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hi everyone! i found many topics on quantitative and verbal parts of the GMAT, but i did not find much about the AWA. It would be interesting to read about your experience with AWA. thanks
Do you have Kaplan's or Princeton Review's AWA templates?
I believe the structure of the essay is the most important thing. Anyways, I practiced it 2 times at most and on exam wrote something about world peace just to get it out of the way. I got 4.5, nothing spectacular, and I didn't make it my priority.
sounds like people are not as concerned about AWA as about other 2 parts?
99% of information is about Q or V on this forum.
i guess to be successful on AWA you need to have an experience with writing in English, you can't get prepared just by reading sample essays.
I didn't prepare at all and got 6.0 on my last AWA. The most important thing is to have a number of paragraphs that discusses different perspectives and factors. Oh, and they LOVE when you use examples to support your points.
I prepared a little before the AWA, just so I wouldn't be rattled before the quant and verbal came up. I wrote out the essays for the GMATPrep practice exams and wrote another practice one based on questions in the OG.
Take a look at the sample essays in the OG, they show what you need to get a 4, 5, or 6. It's too bad there is only 1 example topic with sample essays. There is a nice list of words/phrases you should use in your essays, such as "there is insufficient evidence," "the author fails to establish," etc. It was posted on this board somewhere.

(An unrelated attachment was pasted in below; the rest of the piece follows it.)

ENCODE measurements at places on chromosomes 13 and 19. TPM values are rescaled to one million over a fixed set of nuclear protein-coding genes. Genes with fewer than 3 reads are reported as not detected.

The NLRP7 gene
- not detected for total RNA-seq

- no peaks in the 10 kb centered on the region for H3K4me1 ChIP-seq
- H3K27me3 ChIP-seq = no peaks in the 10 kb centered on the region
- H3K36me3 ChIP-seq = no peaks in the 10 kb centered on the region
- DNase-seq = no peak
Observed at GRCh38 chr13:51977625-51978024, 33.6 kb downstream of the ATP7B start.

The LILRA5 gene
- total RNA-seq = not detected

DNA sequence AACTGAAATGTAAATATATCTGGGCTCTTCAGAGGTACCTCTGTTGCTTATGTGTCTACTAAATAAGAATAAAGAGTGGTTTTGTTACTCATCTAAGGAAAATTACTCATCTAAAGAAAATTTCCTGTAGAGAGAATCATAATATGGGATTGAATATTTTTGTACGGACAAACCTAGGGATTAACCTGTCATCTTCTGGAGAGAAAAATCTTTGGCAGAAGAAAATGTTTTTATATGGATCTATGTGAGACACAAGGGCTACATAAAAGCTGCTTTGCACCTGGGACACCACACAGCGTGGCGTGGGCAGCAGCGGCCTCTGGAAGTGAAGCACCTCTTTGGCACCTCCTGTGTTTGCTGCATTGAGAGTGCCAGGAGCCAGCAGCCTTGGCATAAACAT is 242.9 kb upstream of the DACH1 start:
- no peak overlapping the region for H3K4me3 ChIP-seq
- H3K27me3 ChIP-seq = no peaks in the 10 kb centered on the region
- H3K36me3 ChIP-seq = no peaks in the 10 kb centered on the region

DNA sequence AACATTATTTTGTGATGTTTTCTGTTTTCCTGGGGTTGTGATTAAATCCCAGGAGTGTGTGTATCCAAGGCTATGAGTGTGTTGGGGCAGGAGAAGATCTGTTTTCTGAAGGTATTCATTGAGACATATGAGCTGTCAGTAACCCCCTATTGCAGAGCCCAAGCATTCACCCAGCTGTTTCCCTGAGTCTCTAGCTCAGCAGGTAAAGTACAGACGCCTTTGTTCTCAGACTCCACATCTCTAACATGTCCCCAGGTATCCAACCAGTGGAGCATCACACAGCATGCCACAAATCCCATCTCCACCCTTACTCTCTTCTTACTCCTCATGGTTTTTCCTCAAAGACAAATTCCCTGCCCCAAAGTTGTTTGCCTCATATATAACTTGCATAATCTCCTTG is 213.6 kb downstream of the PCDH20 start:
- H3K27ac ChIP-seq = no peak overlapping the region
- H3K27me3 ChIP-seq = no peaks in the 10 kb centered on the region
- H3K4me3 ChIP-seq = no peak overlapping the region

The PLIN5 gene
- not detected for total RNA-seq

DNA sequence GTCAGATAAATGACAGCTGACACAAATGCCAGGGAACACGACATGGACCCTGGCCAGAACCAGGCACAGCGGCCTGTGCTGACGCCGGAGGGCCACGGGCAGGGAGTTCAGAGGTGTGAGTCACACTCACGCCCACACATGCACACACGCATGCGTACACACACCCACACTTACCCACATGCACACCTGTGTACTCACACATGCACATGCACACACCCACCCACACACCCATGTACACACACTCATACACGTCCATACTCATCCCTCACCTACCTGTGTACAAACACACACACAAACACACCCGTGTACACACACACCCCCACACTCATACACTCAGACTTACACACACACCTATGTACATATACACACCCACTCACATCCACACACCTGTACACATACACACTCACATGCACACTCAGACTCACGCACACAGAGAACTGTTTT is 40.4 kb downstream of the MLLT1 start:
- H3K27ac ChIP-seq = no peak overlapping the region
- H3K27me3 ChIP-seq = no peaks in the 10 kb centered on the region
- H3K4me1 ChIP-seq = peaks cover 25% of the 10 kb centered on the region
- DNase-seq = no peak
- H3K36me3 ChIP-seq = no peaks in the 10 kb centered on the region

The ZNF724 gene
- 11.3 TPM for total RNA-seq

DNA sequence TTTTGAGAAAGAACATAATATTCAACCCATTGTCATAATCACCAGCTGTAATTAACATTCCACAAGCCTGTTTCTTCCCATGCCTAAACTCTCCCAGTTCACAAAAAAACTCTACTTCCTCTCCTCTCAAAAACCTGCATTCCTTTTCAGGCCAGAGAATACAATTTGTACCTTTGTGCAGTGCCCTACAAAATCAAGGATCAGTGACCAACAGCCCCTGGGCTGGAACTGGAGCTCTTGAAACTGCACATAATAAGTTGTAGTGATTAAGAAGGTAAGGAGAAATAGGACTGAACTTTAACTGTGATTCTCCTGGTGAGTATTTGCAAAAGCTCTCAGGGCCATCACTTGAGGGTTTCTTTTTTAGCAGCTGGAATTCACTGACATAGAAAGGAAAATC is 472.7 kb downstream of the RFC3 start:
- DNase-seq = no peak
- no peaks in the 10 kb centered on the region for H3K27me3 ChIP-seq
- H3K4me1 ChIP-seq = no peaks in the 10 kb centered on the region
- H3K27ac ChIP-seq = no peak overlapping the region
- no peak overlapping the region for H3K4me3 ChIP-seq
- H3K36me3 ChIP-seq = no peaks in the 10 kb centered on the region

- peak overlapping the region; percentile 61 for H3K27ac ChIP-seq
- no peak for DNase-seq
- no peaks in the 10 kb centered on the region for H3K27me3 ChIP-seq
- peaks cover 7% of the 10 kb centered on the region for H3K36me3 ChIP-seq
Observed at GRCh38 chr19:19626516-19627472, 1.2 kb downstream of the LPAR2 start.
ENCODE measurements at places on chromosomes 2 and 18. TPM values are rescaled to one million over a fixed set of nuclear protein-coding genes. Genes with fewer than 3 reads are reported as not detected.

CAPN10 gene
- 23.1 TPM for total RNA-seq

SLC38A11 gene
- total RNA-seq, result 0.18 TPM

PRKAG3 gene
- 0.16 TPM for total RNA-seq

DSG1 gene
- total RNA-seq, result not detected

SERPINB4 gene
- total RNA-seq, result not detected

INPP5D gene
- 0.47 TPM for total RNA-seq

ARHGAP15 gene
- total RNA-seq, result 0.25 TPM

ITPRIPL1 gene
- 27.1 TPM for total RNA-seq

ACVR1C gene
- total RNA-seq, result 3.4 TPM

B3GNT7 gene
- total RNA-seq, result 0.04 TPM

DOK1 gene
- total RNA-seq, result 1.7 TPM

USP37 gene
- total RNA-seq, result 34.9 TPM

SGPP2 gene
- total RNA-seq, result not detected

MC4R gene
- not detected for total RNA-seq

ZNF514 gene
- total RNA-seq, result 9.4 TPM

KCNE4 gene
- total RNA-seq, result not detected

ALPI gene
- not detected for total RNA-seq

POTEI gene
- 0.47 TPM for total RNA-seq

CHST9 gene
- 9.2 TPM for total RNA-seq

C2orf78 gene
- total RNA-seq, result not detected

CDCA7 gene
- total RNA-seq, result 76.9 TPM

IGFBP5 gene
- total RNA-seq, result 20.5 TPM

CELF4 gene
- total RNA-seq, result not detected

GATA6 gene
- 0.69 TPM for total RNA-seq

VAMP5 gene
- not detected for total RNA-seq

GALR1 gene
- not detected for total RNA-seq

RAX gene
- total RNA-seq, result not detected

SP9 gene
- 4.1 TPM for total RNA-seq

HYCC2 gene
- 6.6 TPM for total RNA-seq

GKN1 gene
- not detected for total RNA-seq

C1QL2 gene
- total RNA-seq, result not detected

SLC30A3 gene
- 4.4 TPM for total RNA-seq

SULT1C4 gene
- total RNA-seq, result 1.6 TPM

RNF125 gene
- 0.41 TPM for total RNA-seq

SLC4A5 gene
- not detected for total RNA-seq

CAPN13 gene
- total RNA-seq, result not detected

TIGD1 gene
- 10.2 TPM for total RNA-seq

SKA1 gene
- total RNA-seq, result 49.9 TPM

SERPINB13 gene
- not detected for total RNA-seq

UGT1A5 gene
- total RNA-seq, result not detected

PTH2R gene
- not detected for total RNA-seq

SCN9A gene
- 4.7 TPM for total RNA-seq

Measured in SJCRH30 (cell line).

I had a pretty defined structure for essays in my head, 1 paragraph intro, 2 body paragraphs, and 1 conclusion paragraph. I got a 6.0.
1. Organize your thoughts and list your ideas (the noteboards are available during the AWA section)
2. Try to have a template ready for your write-up - this is only possible since you pretty much know the format of the questions (analysis, argument). Documents in legalese are a great source for good formats to analyze an issue or argument.
3. There is no word limit. So, dont constrain yourself unnecessarily but at the same time, dont be verbose - remember that the human reader is a graduate student probably earning less than minimum wage to read your (and a 100 other) write-ups. They wont be too interested in a book.
4. IMHO. including references to real-life events/facts helps your essays (did it both times and got 6.0 on each ocassion). Of course, the references should be appropriate in the context of your essay.
I think the template suggestions in PR's GMAT prep book are decent. The most important thing to remember is that you should use the AWA sections as warm-up for the real thing. Good luck!